For the first time in a long time investors faced an increase in volatility this week that had many on edge. It’s been years since we’ve seen 300 point daily swings in the Toronto stock market, the last time being the European debt crisis of 2011.
Volatility, in an academic sense, measures the size of ups and downs in the market. It’s just a number, and in itself is not what will make or break an investment plan. Most plans are conceived with the ability to withstand volatility, either by taking some direct action, like getting out of the way in the case of the Growth and Income Portfolios, or riding it out in the case of passive index investors. So if volatility doesn’t matter, why does it matter?
The real danger of volatility is its effect on our emotions. When we see positive volatility, like a surprise overnight gain, investors feel good about it, but not necessarily great. On the other hand, when negative volatility appears, research pioneered by Daniel Kahneman and Amos Tversky suggests that losses feel twice as powerful, psychologically, as gains. This emotional loss aversion brought on by volatility is what causes otherwise rational investors to abandon well-laid plans. Therein lies the danger.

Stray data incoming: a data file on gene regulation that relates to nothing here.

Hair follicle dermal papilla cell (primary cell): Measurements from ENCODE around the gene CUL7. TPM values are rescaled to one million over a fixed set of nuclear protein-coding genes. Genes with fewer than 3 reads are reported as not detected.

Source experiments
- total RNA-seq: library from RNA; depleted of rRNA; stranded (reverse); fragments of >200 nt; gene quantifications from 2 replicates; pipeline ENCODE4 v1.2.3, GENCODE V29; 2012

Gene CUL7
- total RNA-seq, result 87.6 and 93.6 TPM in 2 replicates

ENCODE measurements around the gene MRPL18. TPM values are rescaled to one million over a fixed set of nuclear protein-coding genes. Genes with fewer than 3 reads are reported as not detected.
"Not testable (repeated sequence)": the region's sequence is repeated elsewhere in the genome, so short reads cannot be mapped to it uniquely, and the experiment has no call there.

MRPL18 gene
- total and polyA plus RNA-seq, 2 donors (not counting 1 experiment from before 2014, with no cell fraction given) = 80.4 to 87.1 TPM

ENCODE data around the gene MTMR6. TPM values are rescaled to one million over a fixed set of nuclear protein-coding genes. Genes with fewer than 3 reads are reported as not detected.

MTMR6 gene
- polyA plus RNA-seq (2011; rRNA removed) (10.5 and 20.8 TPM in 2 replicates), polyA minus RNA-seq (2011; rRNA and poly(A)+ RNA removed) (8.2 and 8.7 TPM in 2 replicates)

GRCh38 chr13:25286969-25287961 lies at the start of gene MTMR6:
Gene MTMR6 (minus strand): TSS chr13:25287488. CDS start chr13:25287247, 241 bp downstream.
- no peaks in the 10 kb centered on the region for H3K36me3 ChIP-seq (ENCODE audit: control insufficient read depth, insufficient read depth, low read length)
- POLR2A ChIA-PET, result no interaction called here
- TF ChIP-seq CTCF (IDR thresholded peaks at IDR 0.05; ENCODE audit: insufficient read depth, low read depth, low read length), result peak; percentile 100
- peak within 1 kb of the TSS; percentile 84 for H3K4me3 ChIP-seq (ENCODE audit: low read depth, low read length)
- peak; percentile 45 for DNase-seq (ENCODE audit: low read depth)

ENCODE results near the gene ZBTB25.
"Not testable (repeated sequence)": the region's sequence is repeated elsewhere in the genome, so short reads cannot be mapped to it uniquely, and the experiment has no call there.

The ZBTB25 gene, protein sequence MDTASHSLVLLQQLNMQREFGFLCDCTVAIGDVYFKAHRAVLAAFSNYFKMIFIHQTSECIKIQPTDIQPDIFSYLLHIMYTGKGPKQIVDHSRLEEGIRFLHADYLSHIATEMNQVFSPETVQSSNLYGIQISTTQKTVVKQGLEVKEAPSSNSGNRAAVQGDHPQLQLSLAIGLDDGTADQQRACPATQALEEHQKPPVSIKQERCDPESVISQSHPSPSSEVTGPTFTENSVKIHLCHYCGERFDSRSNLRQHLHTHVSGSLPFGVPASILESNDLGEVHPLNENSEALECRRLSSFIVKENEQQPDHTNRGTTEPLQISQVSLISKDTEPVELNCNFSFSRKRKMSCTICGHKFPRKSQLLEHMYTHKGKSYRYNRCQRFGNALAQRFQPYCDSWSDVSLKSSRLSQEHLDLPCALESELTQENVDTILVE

For example, some investors who say they can handle a 10% loss may lose faith in a great strategy when they see they’re down only 5%, while others who say they can handle only a 10% loss keep holding a losing investment even when it drops by more. When expectations and outcomes don’t match up, plans are unwound and investors become unhappy with results.
That’s why as a Portfolio Manager, one of my most important jobs is to set appropriate expectations for volatility, and help investors understand where they fit in the volatility comfort zone. When we have that rational discussion, we build reasonable expectations, ensuring our plan longevity and ultimate success.
The true test for investors then is not choosing an investment strategy that deals better or worse with volatility; it’s choosing an investment strategy that you can follow no matter what volatility comes your way. For most, less is better.
Ben Kizemchuk is a Portfolio Manager & Investment Advisor with Altus Securities Inc. in Toronto. He offers financial planning and investment management for high net worth Canadian investors. Ben focuses on high quality investments, the Growth and Income Portfolios, low risk investing, and reducing tax.